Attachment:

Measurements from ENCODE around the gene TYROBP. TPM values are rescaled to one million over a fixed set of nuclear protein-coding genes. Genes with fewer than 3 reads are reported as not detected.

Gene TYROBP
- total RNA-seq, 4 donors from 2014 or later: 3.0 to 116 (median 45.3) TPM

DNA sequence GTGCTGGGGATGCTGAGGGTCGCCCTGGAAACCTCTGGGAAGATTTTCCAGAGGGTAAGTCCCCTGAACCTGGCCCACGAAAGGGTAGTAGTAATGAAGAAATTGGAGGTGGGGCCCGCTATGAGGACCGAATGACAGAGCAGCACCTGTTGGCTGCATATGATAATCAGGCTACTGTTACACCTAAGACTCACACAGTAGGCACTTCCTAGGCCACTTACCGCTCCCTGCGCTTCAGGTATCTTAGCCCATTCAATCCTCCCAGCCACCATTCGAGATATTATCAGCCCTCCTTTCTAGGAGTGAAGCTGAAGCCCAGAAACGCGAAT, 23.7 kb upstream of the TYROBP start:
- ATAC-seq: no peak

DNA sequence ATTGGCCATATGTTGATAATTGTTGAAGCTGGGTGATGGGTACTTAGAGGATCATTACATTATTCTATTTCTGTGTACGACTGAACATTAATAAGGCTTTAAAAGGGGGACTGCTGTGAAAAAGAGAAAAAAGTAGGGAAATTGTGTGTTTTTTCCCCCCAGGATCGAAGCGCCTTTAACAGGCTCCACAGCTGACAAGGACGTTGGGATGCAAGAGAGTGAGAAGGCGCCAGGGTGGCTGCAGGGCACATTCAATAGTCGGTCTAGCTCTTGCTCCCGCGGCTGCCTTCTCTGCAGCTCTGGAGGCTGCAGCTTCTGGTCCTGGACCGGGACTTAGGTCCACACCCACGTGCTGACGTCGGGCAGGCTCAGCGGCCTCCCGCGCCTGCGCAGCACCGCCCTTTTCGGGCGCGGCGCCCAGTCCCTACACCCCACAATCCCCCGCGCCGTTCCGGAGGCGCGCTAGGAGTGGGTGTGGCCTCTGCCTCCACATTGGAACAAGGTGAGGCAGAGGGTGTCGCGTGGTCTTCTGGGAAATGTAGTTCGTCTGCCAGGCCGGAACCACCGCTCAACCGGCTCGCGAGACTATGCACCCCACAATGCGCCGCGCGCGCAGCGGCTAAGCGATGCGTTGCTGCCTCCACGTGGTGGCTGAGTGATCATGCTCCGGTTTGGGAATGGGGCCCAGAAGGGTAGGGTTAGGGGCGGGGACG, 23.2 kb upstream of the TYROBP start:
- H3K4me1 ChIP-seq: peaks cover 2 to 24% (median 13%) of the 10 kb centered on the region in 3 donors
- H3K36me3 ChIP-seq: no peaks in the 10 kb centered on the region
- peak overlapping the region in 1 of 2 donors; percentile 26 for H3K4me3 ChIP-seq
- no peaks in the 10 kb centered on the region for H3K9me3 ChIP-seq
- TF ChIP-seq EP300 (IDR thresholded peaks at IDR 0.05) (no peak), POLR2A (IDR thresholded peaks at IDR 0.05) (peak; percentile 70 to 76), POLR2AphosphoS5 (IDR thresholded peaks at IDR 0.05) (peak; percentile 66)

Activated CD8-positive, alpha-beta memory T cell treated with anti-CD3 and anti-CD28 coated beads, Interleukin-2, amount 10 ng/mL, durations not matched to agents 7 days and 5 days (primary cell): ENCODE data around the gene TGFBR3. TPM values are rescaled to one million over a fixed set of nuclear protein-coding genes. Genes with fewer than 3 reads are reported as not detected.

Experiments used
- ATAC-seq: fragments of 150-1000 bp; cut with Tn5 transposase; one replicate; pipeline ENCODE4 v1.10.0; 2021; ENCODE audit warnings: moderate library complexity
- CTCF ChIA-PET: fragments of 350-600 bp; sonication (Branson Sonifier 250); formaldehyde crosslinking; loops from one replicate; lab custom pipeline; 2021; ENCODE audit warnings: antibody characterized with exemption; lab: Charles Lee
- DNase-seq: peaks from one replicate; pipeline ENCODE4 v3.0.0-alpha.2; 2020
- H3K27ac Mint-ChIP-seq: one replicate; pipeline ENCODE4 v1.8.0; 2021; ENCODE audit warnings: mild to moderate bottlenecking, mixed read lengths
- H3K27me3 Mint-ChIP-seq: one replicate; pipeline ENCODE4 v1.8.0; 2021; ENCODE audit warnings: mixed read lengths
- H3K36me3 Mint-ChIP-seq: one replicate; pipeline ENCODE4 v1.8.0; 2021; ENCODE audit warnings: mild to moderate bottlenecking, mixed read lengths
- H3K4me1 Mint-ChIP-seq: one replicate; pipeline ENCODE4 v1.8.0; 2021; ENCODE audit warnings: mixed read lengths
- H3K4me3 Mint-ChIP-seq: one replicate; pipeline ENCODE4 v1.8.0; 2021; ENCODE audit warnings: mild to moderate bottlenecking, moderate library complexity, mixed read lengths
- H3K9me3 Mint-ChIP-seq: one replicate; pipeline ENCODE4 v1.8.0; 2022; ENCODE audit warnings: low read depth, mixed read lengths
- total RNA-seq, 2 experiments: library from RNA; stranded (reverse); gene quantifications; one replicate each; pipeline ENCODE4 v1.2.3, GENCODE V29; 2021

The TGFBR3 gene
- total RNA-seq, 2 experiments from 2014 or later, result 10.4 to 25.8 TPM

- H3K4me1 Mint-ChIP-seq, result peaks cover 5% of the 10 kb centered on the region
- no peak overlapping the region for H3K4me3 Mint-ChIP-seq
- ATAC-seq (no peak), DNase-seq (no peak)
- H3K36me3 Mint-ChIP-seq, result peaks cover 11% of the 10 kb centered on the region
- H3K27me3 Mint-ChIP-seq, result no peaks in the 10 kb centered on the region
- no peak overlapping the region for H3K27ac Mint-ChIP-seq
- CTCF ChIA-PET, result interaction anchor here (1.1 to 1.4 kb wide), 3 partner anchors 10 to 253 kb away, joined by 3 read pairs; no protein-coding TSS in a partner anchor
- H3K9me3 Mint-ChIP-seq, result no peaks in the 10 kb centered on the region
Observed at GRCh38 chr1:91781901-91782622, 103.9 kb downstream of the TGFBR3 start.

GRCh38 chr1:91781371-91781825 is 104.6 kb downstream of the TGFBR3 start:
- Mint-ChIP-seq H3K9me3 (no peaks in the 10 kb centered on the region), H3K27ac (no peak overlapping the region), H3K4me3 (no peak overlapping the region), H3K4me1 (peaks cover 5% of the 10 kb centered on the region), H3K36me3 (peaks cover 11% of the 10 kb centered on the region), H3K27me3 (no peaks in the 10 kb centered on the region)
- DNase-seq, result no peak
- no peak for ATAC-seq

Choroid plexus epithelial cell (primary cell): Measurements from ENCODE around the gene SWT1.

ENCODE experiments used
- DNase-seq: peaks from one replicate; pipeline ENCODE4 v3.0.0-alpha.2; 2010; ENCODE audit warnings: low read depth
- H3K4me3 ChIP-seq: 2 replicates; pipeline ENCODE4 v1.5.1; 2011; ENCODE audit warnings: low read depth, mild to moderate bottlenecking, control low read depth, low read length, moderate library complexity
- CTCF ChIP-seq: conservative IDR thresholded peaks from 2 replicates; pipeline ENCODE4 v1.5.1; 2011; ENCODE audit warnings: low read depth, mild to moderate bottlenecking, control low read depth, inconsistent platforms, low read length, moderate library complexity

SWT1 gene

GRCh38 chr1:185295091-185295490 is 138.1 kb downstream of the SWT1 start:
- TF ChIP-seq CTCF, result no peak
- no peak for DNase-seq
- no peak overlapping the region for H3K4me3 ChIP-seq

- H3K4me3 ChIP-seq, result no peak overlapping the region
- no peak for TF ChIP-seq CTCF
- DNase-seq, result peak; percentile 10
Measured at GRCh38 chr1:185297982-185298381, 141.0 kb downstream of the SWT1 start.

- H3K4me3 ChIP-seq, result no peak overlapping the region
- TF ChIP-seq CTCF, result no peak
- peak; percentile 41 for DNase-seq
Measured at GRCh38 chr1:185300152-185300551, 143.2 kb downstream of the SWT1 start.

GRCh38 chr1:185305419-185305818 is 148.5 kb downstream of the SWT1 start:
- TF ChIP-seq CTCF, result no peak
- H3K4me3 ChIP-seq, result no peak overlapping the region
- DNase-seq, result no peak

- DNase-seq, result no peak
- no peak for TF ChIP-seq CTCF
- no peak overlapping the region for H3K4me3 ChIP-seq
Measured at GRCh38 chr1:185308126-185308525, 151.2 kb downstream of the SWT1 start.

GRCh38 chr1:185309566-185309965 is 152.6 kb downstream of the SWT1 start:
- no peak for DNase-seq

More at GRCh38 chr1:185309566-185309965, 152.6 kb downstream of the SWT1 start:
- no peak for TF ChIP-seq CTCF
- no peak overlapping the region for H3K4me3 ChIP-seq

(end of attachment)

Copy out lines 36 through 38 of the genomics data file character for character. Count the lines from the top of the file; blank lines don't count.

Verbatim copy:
- Mint-ChIP-seq H3K9me3 (no peaks in the 10 kb centered on the region), H3K27ac (no peak overlapping the region), H3K4me3 (no peak overlapping the region), H3K4me1 (peaks cover 5% of the 10 kb centered on the region), H3K36me3 (peaks cover 11% of the 10 kb centered on the region), H3K27me3 (no peaks in the 10 kb centered on the region)
- DNase-seq, result no peak
- no peak for ATAC-seq